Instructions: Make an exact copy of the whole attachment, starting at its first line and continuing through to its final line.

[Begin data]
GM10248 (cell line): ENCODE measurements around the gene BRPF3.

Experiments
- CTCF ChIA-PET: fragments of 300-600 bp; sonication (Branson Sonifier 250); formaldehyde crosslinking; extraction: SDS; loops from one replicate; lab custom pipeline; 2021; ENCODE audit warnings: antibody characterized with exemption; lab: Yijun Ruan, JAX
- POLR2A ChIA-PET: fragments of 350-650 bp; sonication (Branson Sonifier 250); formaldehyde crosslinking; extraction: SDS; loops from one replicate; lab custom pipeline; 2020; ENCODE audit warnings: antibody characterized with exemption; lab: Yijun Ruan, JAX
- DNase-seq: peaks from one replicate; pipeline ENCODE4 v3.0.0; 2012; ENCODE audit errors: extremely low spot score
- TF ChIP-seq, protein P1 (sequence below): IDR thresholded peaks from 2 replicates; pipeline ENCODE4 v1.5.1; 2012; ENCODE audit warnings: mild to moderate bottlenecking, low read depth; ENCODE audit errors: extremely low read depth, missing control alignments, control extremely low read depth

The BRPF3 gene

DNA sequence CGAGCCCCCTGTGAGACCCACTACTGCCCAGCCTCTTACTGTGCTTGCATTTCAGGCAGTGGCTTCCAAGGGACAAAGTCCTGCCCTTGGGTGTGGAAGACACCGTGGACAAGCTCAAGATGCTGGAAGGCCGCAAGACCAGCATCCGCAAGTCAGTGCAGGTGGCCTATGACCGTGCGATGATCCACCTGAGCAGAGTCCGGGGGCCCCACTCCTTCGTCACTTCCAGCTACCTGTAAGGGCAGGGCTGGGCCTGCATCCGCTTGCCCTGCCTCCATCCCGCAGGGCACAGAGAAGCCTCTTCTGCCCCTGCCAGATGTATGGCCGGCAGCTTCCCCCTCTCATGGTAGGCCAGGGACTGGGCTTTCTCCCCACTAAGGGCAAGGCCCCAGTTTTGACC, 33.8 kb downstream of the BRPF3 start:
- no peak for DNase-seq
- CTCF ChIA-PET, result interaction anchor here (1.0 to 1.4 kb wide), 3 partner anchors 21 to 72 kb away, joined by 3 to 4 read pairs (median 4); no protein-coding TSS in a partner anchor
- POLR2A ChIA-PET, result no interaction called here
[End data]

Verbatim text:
GM10248 (cell line): ENCODE measurements around the gene BRPF3.

Experiments
- CTCF ChIA-PET: fragments of 300-600 bp; sonication (Branson Sonifier 250); formaldehyde crosslinking; extraction: SDS; loops from one replicate; lab custom pipeline; 2021; ENCODE audit warnings: antibody characterized with exemption; lab: Yijun Ruan, JAX
- POLR2A ChIA-PET: fragments of 350-650 bp; sonication (Branson Sonifier 250); formaldehyde crosslinking; extraction: SDS; loops from one replicate; lab custom pipeline; 2020; ENCODE audit warnings: antibody characterized with exemption; lab: Yijun Ruan, JAX
- DNase-seq: peaks from one replicate; pipeline ENCODE4 v3.0.0; 2012; ENCODE audit errors: extremely low spot score
- TF ChIP-seq, protein P1 (sequence below): IDR thresholded peaks from 2 replicates; pipeline ENCODE4 v1.5.1; 2012; ENCODE audit warnings: mild to moderate bottlenecking, low read depth; ENCODE audit errors: extremely low read depth, missing control alignments, control extremely low read depth

The BRPF3 gene

DNA sequence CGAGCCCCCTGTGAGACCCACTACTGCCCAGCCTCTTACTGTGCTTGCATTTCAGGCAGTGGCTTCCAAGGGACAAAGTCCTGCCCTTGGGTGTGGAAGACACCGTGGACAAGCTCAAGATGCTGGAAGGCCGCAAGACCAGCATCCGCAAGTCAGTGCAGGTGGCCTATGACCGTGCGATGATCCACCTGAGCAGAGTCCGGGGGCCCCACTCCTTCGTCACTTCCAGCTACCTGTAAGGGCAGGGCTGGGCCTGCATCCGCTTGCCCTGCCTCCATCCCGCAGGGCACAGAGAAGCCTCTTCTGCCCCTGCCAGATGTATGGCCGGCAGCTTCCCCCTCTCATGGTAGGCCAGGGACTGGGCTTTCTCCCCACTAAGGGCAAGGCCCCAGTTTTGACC, 33.8 kb downstream of the BRPF3 start:
- no peak for DNase-seq
- CTCF ChIA-PET, result interaction anchor here (1.0 to 1.4 kb wide), 3 partner anchors 21 to 72 kb away, joined by 3 to 4 read pairs (median 4); no protein-coding TSS in a partner anchor
- POLR2A ChIA-PET, result no interaction called here